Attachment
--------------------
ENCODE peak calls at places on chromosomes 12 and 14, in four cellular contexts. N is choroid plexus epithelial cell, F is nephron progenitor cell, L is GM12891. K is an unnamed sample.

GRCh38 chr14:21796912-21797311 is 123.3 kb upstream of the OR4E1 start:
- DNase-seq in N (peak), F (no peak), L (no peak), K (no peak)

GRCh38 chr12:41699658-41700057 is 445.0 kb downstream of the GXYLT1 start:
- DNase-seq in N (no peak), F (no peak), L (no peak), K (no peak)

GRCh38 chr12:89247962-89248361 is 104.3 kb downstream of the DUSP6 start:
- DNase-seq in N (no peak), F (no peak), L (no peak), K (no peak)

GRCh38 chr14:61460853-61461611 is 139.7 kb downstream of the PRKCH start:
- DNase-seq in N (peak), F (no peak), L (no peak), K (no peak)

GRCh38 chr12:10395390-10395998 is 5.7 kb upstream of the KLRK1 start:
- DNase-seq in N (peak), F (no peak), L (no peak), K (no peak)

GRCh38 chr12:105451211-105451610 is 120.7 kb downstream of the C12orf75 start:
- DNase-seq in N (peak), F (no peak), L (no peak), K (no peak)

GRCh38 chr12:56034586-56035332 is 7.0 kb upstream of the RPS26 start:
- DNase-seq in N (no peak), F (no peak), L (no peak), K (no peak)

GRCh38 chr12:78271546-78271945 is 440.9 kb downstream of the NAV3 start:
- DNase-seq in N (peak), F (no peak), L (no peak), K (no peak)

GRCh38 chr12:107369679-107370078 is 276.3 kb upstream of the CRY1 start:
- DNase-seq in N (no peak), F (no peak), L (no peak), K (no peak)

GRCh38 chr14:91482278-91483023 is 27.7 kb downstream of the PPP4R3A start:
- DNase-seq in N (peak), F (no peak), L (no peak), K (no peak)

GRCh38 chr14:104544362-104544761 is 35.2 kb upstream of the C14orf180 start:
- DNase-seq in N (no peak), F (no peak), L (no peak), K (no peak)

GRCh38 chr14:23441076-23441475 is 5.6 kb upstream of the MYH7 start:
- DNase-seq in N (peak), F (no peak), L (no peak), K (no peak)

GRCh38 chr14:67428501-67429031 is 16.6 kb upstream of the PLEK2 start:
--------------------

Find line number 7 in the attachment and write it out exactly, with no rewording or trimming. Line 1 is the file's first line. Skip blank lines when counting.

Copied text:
- DNase-seq in N (no peak), F (no peak), L (no peak), K (no peak)